From Paul Dickson at The National Pastime Museum on March 6, 2017:
For all of its popularity, the All-Star Game did not prove to be the shot in the arm baseball needed. Fans continued to stay away from ballparks in droves. In fact, the situation seemed to get worse. Cubs President William Veeck Sr. was in New York City on August 22 for a Cubs-Giants game, but the game was rained out.
The writers who covered the National League were “looking for a rainy day story,” which Veeck gave them. With an eye to Cubs attendance, which despite the Century of Progress and the Game of the Century drawing more people to Chicago, the situation was grim. Cubs attendance had already shrunk by another 400,000 during the 1933 season, which still had weeks to go. As he had before, he proposed a series of midseason games between American and National League teams as a means of stimulating interest in the game. He maintained that the game was in “critical condition” and that aggressive action had to be taken to revive interest before the 1934 season.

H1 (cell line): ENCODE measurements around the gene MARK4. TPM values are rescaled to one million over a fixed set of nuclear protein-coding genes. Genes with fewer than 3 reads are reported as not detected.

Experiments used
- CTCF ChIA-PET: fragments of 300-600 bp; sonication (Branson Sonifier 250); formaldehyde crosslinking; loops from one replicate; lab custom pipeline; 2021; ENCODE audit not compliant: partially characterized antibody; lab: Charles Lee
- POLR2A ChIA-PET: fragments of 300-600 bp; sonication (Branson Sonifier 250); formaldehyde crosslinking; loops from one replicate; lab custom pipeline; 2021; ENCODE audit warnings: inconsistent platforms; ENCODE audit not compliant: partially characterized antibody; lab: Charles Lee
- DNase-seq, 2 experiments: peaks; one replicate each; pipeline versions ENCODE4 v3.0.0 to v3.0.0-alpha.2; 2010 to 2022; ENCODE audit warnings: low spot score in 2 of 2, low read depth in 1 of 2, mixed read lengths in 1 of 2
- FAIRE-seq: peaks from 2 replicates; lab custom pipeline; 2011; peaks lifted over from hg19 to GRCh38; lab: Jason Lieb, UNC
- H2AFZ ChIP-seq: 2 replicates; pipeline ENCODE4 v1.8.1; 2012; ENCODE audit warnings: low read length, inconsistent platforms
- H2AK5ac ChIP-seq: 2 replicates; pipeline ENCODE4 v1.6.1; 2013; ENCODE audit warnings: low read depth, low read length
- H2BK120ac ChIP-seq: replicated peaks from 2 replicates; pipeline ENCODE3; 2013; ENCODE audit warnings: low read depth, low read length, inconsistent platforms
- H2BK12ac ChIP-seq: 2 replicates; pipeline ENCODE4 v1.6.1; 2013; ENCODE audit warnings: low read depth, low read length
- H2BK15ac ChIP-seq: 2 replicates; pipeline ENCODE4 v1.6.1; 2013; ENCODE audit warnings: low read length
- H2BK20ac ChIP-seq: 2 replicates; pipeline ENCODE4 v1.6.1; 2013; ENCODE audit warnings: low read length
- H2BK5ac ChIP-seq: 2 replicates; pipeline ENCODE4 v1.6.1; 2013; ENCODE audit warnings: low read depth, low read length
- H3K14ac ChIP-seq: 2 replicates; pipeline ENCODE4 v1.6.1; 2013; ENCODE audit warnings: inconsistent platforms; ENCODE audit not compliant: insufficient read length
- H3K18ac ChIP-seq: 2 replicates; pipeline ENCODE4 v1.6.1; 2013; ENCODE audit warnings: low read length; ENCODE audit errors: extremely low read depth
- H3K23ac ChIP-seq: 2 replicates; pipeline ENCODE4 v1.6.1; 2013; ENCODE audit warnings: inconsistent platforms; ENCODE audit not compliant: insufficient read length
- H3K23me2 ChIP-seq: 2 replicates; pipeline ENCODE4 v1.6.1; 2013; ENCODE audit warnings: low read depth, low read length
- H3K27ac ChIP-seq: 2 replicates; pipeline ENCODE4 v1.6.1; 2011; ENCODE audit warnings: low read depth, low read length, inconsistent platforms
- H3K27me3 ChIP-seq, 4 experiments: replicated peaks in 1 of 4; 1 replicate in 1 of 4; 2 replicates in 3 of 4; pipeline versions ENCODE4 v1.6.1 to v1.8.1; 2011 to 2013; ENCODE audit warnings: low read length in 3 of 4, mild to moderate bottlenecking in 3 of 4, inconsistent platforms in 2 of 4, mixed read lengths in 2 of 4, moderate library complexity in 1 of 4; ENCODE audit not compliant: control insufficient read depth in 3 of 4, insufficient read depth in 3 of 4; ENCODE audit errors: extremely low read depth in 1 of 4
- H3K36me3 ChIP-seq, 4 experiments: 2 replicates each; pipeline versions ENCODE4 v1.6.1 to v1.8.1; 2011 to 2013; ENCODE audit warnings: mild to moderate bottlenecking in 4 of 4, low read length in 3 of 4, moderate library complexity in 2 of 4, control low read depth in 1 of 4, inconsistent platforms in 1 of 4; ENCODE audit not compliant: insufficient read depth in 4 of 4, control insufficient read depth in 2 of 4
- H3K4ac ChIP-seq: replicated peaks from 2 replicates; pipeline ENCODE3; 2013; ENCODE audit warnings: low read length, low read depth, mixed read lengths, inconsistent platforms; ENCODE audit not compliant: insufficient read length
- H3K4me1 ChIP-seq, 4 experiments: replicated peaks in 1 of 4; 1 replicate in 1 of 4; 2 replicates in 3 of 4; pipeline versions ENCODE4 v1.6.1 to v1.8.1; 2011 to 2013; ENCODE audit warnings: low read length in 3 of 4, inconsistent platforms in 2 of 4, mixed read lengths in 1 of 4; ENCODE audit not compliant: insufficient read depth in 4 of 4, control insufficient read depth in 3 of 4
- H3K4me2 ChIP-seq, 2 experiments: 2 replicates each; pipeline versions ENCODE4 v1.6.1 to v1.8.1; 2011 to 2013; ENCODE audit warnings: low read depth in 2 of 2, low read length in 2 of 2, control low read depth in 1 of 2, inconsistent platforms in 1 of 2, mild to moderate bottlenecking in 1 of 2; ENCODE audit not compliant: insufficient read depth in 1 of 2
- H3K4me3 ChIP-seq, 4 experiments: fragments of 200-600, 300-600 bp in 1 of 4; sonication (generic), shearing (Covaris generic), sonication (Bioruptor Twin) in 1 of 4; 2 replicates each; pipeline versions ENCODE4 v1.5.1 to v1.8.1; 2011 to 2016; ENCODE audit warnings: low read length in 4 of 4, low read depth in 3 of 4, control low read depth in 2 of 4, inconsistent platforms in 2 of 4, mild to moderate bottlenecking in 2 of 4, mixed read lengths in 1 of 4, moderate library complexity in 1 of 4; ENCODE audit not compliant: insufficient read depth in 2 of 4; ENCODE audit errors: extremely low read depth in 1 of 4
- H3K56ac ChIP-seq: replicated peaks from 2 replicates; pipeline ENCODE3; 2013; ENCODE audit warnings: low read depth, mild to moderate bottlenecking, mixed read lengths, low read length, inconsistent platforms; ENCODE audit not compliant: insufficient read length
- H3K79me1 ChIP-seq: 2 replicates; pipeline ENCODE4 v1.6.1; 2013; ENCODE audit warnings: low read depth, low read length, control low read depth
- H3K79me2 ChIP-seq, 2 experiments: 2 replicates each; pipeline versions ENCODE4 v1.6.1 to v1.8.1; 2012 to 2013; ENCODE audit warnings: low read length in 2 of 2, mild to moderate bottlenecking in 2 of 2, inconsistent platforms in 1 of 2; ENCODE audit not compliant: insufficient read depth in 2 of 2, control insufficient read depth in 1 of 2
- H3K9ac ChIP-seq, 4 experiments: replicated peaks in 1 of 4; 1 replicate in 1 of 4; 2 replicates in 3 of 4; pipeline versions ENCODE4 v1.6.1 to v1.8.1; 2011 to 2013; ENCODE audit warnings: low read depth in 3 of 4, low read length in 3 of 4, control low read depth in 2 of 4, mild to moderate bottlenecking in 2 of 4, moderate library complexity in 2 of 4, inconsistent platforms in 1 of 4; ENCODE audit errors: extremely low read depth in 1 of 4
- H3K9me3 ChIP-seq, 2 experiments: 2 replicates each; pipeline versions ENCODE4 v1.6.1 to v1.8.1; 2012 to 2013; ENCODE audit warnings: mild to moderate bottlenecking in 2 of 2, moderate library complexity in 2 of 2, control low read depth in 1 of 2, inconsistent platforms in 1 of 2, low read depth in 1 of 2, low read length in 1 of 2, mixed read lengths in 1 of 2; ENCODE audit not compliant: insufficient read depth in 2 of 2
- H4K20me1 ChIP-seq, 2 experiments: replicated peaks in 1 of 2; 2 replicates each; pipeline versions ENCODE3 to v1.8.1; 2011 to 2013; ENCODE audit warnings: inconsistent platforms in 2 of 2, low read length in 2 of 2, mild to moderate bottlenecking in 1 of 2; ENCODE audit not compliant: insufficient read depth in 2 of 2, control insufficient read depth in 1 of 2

“There is no use kidding ourselves any longer,” Veeck told Alan Gould of the Associated Press. “Only one big league club of 16 made money last year.” He pointed out that anyone who looked at the attendance figures from July 5 until the middle of August saw that the game was in the doldrums and teams might soon go out of business.
Read the full article here: http://www.thenationalpastimemuseum.com/article/modest-proposal
Originally published: March 6, 2017. Last Updated: March 6, 2017.